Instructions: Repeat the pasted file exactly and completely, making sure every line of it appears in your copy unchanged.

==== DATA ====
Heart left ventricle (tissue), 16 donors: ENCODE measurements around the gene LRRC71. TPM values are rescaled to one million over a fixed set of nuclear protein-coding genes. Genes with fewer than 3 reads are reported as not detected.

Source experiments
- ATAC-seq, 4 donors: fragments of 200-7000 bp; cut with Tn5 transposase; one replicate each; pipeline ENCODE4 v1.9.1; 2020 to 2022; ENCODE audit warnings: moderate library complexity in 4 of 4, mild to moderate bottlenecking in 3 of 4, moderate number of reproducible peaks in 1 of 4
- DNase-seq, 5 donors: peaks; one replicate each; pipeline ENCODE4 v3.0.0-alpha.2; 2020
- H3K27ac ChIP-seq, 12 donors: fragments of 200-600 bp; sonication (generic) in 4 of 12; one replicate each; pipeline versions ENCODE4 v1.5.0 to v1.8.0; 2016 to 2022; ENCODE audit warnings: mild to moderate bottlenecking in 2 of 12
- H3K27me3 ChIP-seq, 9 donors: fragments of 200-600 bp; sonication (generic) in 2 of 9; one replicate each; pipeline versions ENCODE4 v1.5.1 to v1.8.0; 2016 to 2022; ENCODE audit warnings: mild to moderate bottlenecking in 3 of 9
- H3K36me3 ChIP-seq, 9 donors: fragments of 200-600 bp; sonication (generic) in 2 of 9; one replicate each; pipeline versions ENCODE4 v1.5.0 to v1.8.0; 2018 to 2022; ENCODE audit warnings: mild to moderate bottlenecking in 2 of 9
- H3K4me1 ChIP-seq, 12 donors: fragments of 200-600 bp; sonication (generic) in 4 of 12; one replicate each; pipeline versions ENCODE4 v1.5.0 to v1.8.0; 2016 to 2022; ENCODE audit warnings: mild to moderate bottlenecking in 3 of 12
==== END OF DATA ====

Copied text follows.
Heart left ventricle (tissue), 16 donors: ENCODE measurements around the gene LRRC71. TPM values are rescaled to one million over a fixed set of nuclear protein-coding genes. Genes with fewer than 3 reads are reported as not detected.

Source experiments
- ATAC-seq, 4 donors: fragments of 200-7000 bp; cut with Tn5 transposase; one replicate each; pipeline ENCODE4 v1.9.1; 2020 to 2022; ENCODE audit warnings: moderate library complexity in 4 of 4, mild to moderate bottlenecking in 3 of 4, moderate number of reproducible peaks in 1 of 4
- DNase-seq, 5 donors: peaks; one replicate each; pipeline ENCODE4 v3.0.0-alpha.2; 2020
- H3K27ac ChIP-seq, 12 donors: fragments of 200-600 bp; sonication (generic) in 4 of 12; one replicate each; pipeline versions ENCODE4 v1.5.0 to v1.8.0; 2016 to 2022; ENCODE audit warnings: mild to moderate bottlenecking in 2 of 12
- H3K27me3 ChIP-seq, 9 donors: fragments of 200-600 bp; sonication (generic) in 2 of 9; one replicate each; pipeline versions ENCODE4 v1.5.1 to v1.8.0; 2016 to 2022; ENCODE audit warnings: mild to moderate bottlenecking in 3 of 9
- H3K36me3 ChIP-seq, 9 donors: fragments of 200-600 bp; sonication (generic) in 2 of 9; one replicate each; pipeline versions ENCODE4 v1.5.0 to v1.8.0; 2018 to 2022; ENCODE audit warnings: mild to moderate bottlenecking in 2 of 9
- H3K4me1 ChIP-seq, 12 donors: fragments of 200-600 bp; sonication (generic) in 4 of 12; one replicate each; pipeline versions ENCODE4 v1.5.0 to v1.8.0; 2016 to 2022; ENCODE audit warnings: mild to moderate bottlenecking in 3 of 12